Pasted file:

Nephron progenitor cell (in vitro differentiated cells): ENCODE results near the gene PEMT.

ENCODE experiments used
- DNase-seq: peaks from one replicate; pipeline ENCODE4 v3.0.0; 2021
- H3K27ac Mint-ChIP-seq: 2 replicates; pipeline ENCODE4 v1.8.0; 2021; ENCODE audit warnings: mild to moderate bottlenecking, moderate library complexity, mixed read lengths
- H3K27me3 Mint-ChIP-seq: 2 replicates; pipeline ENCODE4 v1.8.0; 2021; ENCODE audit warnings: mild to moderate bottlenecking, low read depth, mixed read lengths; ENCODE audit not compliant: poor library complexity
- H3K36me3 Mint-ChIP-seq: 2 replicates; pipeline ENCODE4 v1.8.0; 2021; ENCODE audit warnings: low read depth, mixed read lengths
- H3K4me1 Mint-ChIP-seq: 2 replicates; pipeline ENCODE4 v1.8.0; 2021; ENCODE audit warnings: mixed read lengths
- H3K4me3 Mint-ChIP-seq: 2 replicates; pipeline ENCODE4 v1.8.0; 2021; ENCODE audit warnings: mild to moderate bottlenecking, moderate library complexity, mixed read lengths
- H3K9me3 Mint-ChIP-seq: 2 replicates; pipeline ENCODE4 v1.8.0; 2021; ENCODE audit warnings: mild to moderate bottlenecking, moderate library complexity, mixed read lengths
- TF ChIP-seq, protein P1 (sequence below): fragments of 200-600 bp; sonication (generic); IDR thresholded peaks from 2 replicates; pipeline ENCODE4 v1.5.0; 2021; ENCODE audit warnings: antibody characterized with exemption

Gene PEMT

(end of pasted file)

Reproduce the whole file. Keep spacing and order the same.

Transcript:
Nephron progenitor cell (in vitro differentiated cells): ENCODE results near the gene PEMT.

ENCODE experiments used
- DNase-seq: peaks from one replicate; pipeline ENCODE4 v3.0.0; 2021
- H3K27ac Mint-ChIP-seq: 2 replicates; pipeline ENCODE4 v1.8.0; 2021; ENCODE audit warnings: mild to moderate bottlenecking, moderate library complexity, mixed read lengths
- H3K27me3 Mint-ChIP-seq: 2 replicates; pipeline ENCODE4 v1.8.0; 2021; ENCODE audit warnings: mild to moderate bottlenecking, low read depth, mixed read lengths; ENCODE audit not compliant: poor library complexity
- H3K36me3 Mint-ChIP-seq: 2 replicates; pipeline ENCODE4 v1.8.0; 2021; ENCODE audit warnings: low read depth, mixed read lengths
- H3K4me1 Mint-ChIP-seq: 2 replicates; pipeline ENCODE4 v1.8.0; 2021; ENCODE audit warnings: mixed read lengths
- H3K4me3 Mint-ChIP-seq: 2 replicates; pipeline ENCODE4 v1.8.0; 2021; ENCODE audit warnings: mild to moderate bottlenecking, moderate library complexity, mixed read lengths
- H3K9me3 Mint-ChIP-seq: 2 replicates; pipeline ENCODE4 v1.8.0; 2021; ENCODE audit warnings: mild to moderate bottlenecking, moderate library complexity, mixed read lengths
- TF ChIP-seq, protein P1 (sequence below): fragments of 200-600 bp; sonication (generic); IDR thresholded peaks from 2 replicates; pipeline ENCODE4 v1.5.0; 2021; ENCODE audit warnings: antibody characterized with exemption

Gene PEMT